The Metaphysicals

Shhh… I’m doing some auditioning for The Metaphysicals using One Look. It’s this new dictionary search engine. Should be interesting. Listen in, if you want…

Ladies and gentlemen, today’s first contestant is commute, a nice common word, easy to pronounce, a good solid two syllables, seems pretty stable—and One Look finds him in 29 different sources, which is 24 more than Google using the ‘define:’ special syntax pulled up. Pretty impressive, Commute. I just hope you’re not going to be too repetitive.

No, not at all.

Sure, we all know commute can mean more than a meaningless shuffle between two points in order to earn a living…

In addition to ‘travel back and forth between work and home’, I can also mean ‘transpose and remain equal in value; exchange a penalty for a less severe one; change or replace with another’.

So, if you’re on death row, you’re kind of hoping the governor does a lot of commuting, right?

(The audience laughs here.)


One Look is emphasizing the action side of commute, but I can be a good solid noun too, something you have—though to be honest no one thinks of commute as a valuable possession anymore. I function quite well as the subject of the sentence, ‘My commute is going to be the death of me.’ Still, you’ll miss me when that job is gone.

One Look doesn’t tell you everything about commute, though, does it?

It doesn’t tell you that commuting is a reflection of a change in land use patterns, that one doesn’t live over one’s shop any more, and one doesn’t bring the geese inside on a cold winter’s night. It neglects to mention that commuting is also a reflection of developing transportation system, whether it be bicycle or mass transit or the evil automobile, and that for most of us walking to work is a thing of the past. Besides, if you walk to work, you call it ‘walking to work’, not commuting. It doesn’t tell you about Dave Givens who does a seven hour a day, 372 mile round trip and won a prize from Midas for the world’s longest commute a couple of years ago, nor does it tell you that there are people out there who would scoff at a measly seven hours. ‘Why seven hours… I’m only half way there.’ Nor does it tell you that there’s at least one person in this vast country who takes the train or a bus into the wee small hours of the night, gets off the bus, changes his shirt, and catches the next bus back into town—but perhaps there’s a reason for that.

Wow, commute, thank you, nice job.

(Polite applause from the audience.)

Our next guest is a less common word, incommensurability. Let’s make him feel right at home. One Look gives 12 sources. Are you happy with that Incommensurability?

‘Not having a common factor; impossible to compare in value, size or excellence’ are my quick definitions, but I think my most cogent use is in the realms of philosophy of science and ethics. Go down to the Wikipedia entry and you’ll get taken to a disambiguation page for commensurability that will send you to pages on philosophy of science, ethics, mathematics, astronomy and law. Thomas Kuhn uses me to distinguish scientific paradigms. Ethics also finds me useful. It is frequently said that two values are incommensurable if and only if, when compared, neither is better than the other nor are they equally valuable. How do you like that? Alasdair MacIntyre uses me to explain why we can’t come to some agreement about common decency these days, pointing out the conceptual incommensurability of rival arguments that seem to characterize our ethical thought. Frankly, I’m surprised it doesn’t seem to have much use in aesthetics—a particularly avant-guard artist’s work might be plausibly described as ‘simply incommensurable’, don’t you think?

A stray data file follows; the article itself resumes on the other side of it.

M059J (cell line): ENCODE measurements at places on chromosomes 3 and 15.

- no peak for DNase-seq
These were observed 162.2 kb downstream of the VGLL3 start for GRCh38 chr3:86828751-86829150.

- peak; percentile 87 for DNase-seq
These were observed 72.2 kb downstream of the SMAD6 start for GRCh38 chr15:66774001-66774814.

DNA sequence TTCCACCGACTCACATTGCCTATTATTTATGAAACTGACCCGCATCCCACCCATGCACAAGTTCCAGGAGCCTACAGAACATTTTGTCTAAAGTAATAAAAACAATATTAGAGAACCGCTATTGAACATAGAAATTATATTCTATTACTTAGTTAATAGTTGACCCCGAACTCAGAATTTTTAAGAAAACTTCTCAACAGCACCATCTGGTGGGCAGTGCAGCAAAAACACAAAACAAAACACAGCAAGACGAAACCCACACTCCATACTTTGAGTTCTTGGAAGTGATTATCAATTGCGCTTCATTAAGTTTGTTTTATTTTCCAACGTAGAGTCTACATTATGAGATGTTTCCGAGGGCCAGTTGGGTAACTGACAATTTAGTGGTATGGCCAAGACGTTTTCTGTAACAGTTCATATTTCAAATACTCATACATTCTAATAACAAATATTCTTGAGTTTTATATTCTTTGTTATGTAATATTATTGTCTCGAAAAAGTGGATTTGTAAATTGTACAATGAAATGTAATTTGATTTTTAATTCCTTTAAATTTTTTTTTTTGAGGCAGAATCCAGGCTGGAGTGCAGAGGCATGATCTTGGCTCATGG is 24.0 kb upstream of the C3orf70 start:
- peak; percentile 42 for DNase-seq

But what about this ‘impossible to compare’ stuff? Surely this is the result of a lack of trying. I mean, even apples and oranges can be compared ‘as fruit’, and we do think the heliocentric view as being better than the geocentric one…

Incommensurable, aren’t you just a fancy word that’s functioning as an impediment to a higher synthesis?

The Wikipedia comes to Incommensurable’s rescue here. ‘Generally, two quantities are commensurable if both can be measured in the same units. For example, a distance measured in miles and a quantity of water measured in gallons are incommensurable (thus stressing the point that they cannot rationally be compared).’

So, we’re talking ‘units of measurement’, are we? The way we think about A and B is what makes them incommensurable, is that right?

This is epistemology, sir. It’s a slippery subject.

Audience, I’ll let you decide.

(A murmur runs through the crowd.)

Okay, you know the rules. In order to qualify for The Metaphysicals you have to have serious philosophical chops…but remember ordinary language counts too. Commute: social significance, both a verb and a noun. There was also this ‘transpose and remain of equal value’ thing; he was modest about that, but it sounds pretty important… Incommensurable: a fancy package, obviously used in philosophical circles, but a faint whiff of intellectual insincerity…

There’s a button under the cushion in your seat. One buzz for commute, two for incommensurable. Vote now. And good luck to the two contestants.

Published by extrasimile

define: extra: excess, more than is needed, required or desired; something additional of the same kind. define: simile: a simile is a type of figurative language, language that does not mean exactly what it says, that makes a comparison between two otherwise unalike objects or ideas by connecting them with the words “like” or “as.” The reader can see a similar connection with the verbs resemble, compare and liken. Similes allow an author to emphasize a certain characteristic of an object by comparing that object to an unrelated object that is an example of that characteristic. define: extra: an minor actor in a crowd scene

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